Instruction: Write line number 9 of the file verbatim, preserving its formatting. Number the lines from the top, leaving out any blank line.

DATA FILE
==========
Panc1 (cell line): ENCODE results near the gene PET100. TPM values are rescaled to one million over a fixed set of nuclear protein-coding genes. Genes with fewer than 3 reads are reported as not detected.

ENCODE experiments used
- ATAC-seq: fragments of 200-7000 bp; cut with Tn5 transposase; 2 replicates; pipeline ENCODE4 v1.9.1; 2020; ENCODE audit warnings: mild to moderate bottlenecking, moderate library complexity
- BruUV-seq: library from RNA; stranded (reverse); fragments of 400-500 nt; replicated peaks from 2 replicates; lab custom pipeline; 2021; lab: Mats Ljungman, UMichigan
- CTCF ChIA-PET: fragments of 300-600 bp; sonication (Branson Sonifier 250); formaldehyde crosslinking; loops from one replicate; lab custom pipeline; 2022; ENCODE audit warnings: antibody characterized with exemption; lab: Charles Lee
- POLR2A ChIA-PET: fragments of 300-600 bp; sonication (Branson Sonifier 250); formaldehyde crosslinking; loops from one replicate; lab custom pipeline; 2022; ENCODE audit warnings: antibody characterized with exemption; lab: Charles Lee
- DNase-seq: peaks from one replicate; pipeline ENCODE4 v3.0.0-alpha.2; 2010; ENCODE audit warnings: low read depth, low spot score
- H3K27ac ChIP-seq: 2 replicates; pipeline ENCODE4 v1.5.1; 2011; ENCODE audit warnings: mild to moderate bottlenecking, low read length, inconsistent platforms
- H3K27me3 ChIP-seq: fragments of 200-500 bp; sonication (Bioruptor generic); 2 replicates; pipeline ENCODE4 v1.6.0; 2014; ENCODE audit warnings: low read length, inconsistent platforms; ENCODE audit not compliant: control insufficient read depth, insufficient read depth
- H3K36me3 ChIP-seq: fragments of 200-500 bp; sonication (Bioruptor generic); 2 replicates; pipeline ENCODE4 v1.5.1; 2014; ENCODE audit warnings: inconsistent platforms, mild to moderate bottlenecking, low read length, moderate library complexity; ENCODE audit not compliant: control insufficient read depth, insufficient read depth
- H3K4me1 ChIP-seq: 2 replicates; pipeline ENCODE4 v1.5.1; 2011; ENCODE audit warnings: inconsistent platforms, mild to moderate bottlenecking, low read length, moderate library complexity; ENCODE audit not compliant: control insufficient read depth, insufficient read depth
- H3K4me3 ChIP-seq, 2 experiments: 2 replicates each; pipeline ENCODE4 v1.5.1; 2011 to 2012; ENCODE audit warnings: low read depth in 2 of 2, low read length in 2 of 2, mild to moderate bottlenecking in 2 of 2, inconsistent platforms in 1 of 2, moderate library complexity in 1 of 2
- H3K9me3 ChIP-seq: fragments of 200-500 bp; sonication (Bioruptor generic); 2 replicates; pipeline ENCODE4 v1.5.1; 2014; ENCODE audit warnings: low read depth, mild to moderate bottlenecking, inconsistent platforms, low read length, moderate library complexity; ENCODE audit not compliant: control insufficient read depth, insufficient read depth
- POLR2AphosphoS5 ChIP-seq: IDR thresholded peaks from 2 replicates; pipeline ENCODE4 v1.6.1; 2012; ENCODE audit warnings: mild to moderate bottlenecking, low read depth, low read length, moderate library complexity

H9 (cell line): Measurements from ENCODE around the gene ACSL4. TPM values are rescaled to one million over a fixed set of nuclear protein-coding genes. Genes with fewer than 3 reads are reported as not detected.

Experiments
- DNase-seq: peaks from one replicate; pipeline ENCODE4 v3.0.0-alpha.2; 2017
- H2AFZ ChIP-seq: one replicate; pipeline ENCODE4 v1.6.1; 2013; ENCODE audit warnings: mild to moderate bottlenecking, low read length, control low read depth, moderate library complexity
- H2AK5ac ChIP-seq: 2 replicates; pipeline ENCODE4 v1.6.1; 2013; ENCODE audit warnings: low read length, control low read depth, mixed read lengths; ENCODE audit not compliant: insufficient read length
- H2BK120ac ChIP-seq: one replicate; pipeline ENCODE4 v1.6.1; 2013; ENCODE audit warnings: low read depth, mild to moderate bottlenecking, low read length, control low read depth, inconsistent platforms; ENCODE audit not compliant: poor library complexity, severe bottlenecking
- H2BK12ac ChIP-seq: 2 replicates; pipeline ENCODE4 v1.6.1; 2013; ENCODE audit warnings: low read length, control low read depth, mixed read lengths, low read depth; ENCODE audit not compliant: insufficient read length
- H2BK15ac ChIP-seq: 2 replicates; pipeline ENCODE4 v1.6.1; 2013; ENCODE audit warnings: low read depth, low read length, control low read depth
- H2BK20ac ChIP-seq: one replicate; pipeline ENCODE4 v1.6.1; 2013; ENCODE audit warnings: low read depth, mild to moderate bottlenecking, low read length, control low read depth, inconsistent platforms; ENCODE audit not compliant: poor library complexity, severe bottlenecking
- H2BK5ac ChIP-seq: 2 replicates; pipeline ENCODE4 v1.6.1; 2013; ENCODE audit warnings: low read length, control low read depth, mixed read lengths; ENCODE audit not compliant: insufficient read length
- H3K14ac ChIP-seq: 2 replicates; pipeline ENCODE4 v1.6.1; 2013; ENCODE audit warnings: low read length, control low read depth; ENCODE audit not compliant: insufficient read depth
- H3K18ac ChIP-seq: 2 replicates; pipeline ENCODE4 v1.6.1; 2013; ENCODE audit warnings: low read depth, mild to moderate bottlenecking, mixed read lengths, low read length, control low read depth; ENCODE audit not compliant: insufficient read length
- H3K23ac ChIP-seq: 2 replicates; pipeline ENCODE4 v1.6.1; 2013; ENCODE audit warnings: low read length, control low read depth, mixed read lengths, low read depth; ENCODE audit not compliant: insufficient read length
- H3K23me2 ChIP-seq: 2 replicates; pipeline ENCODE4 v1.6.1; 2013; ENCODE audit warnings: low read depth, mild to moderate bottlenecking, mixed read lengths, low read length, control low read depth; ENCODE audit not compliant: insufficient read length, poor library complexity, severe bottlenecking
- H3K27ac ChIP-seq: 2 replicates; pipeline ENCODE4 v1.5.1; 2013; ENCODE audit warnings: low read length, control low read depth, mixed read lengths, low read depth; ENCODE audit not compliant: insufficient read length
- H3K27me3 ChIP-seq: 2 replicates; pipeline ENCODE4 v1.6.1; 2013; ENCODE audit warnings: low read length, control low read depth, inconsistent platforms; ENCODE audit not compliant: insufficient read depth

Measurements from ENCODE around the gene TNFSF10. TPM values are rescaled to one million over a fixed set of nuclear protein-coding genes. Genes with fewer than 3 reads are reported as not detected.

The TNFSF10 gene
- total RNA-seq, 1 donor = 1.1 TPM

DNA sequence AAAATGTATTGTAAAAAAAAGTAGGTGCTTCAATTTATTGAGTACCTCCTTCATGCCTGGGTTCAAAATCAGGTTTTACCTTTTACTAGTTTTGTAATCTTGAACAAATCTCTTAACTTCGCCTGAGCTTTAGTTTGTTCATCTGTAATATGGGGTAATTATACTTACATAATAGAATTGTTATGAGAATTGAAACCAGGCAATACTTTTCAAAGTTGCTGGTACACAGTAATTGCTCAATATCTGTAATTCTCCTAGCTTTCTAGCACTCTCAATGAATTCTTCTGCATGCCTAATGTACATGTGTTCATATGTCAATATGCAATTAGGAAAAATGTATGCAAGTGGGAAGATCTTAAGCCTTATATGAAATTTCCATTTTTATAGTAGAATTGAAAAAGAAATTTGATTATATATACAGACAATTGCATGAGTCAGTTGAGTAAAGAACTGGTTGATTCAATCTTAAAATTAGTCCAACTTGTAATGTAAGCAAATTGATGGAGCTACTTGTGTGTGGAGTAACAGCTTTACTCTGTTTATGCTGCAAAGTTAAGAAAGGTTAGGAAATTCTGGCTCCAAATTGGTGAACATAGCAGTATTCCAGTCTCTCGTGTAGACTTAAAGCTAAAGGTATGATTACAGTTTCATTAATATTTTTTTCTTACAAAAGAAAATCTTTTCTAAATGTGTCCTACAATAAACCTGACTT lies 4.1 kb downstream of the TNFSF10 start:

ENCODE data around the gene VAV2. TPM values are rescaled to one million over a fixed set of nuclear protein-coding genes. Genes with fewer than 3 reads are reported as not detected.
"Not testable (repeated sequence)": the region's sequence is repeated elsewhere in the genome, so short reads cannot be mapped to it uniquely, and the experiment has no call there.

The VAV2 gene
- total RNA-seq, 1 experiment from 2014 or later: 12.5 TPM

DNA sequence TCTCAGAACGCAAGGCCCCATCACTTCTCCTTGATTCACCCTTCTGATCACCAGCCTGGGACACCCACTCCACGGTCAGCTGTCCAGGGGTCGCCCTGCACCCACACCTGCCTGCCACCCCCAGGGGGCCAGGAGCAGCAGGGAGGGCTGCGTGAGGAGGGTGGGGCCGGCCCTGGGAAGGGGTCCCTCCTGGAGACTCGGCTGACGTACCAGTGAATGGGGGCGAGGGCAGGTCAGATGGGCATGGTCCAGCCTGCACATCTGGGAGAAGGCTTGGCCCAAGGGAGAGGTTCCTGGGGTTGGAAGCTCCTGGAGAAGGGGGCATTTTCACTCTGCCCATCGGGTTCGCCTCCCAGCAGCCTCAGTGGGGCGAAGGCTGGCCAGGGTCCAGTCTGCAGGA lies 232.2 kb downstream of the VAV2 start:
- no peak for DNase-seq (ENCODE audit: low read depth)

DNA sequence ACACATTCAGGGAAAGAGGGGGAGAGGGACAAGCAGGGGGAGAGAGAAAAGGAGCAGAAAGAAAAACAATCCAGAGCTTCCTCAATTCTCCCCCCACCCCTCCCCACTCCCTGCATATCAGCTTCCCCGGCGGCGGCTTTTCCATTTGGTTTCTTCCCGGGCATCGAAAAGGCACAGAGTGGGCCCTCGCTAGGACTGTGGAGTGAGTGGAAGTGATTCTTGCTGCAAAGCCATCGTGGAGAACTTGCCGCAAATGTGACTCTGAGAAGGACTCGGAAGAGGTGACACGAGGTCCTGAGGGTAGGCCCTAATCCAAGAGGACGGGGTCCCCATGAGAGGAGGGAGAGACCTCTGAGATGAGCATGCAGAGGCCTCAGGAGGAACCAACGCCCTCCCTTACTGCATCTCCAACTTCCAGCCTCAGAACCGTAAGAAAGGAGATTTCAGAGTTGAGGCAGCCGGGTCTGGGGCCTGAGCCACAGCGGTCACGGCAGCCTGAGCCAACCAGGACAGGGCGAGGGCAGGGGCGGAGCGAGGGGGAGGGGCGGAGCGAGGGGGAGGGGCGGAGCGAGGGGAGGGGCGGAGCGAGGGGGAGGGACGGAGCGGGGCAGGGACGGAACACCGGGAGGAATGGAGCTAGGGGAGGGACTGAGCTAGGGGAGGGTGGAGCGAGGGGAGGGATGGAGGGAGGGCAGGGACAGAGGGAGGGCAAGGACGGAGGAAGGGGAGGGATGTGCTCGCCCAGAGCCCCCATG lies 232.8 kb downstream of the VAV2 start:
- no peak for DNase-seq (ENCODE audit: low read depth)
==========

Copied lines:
- H3K27me3 ChIP-seq: fragments of 200-500 bp; sonication (Bioruptor generic); 2 replicates; pipeline ENCODE4 v1.6.0; 2014; ENCODE audit warnings: low read length, inconsistent platforms; ENCODE audit not compliant: control insufficient read depth, insufficient read depth